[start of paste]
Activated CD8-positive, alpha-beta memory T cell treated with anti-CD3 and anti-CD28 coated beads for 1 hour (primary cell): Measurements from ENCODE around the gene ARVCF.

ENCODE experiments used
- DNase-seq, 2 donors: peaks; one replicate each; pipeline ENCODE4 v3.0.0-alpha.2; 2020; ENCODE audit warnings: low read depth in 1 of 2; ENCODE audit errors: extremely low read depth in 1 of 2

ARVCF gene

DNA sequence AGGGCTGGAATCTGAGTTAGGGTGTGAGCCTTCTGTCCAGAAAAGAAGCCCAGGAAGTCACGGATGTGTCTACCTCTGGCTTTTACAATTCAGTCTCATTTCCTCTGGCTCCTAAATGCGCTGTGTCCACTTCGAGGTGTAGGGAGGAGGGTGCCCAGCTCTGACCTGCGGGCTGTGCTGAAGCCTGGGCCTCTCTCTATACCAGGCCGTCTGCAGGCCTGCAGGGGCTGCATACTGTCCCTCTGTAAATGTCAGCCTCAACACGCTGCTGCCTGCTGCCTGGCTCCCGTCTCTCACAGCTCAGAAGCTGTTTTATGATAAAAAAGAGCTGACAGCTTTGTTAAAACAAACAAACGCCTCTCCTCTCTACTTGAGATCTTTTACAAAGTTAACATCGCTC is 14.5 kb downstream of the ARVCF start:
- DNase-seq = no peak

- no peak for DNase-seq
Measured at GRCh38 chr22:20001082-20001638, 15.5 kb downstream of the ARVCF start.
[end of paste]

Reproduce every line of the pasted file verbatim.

Activated CD8-positive, alpha-beta memory T cell treated with anti-CD3 and anti-CD28 coated beads for 1 hour (primary cell): Measurements from ENCODE around the gene ARVCF.

ENCODE experiments used
- DNase-seq, 2 donors: peaks; one replicate each; pipeline ENCODE4 v3.0.0-alpha.2; 2020; ENCODE audit warnings: low read depth in 1 of 2; ENCODE audit errors: extremely low read depth in 1 of 2

ARVCF gene

DNA sequence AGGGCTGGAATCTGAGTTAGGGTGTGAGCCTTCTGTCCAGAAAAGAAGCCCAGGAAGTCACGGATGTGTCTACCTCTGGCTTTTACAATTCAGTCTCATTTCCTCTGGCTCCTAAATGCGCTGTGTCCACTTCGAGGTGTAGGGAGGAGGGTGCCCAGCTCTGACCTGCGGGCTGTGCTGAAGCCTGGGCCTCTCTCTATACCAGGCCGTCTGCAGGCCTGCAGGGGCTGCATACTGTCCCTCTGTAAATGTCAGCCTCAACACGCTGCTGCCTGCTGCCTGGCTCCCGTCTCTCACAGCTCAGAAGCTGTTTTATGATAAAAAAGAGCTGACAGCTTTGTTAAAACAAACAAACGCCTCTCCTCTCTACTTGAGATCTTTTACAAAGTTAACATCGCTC is 14.5 kb downstream of the ARVCF start:
- DNase-seq = no peak

- no peak for DNase-seq
Measured at GRCh38 chr22:20001082-20001638, 15.5 kb downstream of the ARVCF start.